Your neighbors with the nicest yards and gardens are those who invest time to improve them in the months of October and November. If you own a home it most likely didn’t come with an owner’s manual. Landowner spelled phonetically is “land-oh-ner” although horticultural challenged types would pronounce it “land-oh-no” as they ponder where to start. A great place to start is with some fall planting. Fall is no time to throw in the “trowel”. It is a window of opportunity that comes along once a year. The perfect time to plant, move existing plants or in the case of perennials, split your plants!

Fall is the third act in a four season drama, and for some the most spectacular of seasons. A kaleidoscope of color and a last hurrah before dormancy drops the curtain and ushers in the final act, the arrival of winter.

"Orange" you glad it's fall?

“Orange” you glad it’s fall?

Fortunately dormancy is a reversible stage, providing anticipation and suspense for the arrival of spring. Until then senses are heightened in fall with vivid colors, distinctive aromas or tastes and the sights and sounds of leaves fluttering in the breeze. The trees provide a carpet of nutrient rich organics, investing in the earth to feed future generations of growth.

Plant some bulbs this fall. I love to create “hot pockets”…..small open spaces in your landscape where you plant a clump of spring flowering bulbs to surprise you next spring. You don’t have to dig out trenches or large beds with back breaking work to enjoy bulbs. They are as easy as dig drop done. Plant them in groundcover areas by using a spade and opening up a soil “pocket” in the ground cover area. Drop 5 to 7 bulbs in the hole and next year they’ll pop up through the groundcover. If deer and rabbits are a problem plant some Alliums, Daffodils, Dutch Iris and Fritillaria…..all munching resistant. Not tonight deer!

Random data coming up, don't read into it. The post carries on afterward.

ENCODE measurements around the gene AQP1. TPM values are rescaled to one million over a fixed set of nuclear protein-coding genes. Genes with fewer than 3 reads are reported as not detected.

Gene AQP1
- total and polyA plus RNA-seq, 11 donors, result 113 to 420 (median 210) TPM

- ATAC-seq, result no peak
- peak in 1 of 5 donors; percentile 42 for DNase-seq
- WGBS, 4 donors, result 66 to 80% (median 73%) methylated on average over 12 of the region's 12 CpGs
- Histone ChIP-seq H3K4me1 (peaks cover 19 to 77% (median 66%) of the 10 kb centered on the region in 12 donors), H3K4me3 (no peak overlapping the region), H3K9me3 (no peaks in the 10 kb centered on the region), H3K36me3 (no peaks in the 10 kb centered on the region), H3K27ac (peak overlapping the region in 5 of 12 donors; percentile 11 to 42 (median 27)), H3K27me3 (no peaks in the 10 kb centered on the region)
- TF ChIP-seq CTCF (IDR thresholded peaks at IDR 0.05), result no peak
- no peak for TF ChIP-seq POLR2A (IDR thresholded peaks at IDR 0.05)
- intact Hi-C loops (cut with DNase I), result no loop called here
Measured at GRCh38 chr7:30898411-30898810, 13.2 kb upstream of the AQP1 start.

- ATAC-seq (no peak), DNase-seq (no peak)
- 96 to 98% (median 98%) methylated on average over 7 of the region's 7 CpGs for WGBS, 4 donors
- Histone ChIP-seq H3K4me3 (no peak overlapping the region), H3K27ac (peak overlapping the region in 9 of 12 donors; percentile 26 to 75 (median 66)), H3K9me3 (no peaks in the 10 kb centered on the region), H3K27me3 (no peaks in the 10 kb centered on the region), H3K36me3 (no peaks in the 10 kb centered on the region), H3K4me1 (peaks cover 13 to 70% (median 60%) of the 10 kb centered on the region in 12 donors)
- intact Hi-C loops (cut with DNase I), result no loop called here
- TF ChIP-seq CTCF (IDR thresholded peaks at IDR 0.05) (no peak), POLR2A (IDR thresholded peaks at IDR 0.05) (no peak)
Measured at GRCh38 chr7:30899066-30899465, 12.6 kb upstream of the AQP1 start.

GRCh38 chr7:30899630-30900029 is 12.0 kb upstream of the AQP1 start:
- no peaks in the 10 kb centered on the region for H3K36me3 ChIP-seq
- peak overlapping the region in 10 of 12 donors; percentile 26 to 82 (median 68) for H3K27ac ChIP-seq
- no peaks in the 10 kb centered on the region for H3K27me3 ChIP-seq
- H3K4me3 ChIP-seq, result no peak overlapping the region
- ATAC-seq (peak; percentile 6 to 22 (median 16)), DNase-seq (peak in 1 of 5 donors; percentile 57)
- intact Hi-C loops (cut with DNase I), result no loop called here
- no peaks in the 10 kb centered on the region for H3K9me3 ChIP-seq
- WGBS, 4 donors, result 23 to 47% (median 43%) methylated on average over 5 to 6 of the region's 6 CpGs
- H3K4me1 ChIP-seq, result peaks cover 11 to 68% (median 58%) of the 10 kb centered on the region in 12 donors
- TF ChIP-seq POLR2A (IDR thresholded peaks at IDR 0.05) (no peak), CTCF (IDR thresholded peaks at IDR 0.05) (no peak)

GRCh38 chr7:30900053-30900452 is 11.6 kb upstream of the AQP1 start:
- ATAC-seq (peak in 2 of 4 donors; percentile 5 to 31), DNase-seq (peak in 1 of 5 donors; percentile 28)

Easy as Dig Drop Done

Easy as Dig Drop Done

Stay grounded my friend

Stay grounded my friend

Another reason fall is for planting? You can pick up lots of bargains on plant material in October. As Donna Summer said, you work “yard” for the money…..and fall is the time to save. Besides, there’s always room for more jello and plants. I’m always pulling up more sod to put another new plant in the ground. Like a kid in a candy store, especially when it involves spending money on a plant bargain and a new plant. I guess that’s why they ask what’s the difference between a gardener and a mutual fund? The answer is one actually matures after 20 years and makes money. I get my “green thumb” from digging in my wallet, unable to resist the next exciting plant. You can save money too by bending over and splitting your plants. It will entertain your neighbors and you’ll be glad you did next spring when the plants start to pop up. Just make sure the fall divided root clumps are large enough and a light layer of mulch is placed over the top so they don’t heave out of the ground in winter.

Many landscape plants put on a spectacular show in fall. Woody deciduous landscape shrubs like Viburnum, Itea, Oakleaf Hydrangea or Fothergilla light up the landscape with color. Witch Hazel started the drama back in spring with its unusual yellow blooms in March. It saves the best for last with a fantastic foliage collage of orange, yellow and red all on the same plant. Autumn Crocus or Colchicum get in on the act with crocus-like blooms in fall. Also known as “naked ladies” these beauties bloom in fall void of foliage. The foliage waits to appear the following spring. Ornamental grasses add interest to the landscape well into winter with a harvest of dramatic inflorescence dancing in the breeze. Fruit and berries add to the color from the rose hips of Rosa Rugosa to the bird “berry-liscious” fruit of Crabapples,Viburnum and the stunning color of Coralberry with a botanical name that says it all…. Symphoricarpos orbiculatus. Today’s new generation of own root landscape shrub Roses like ‘Knockout’ put on a show in fall, many blooming all the way to Thanksgiving. Roses take a while to naturally shut down for winter and some don’t exit stage left until mid to late November!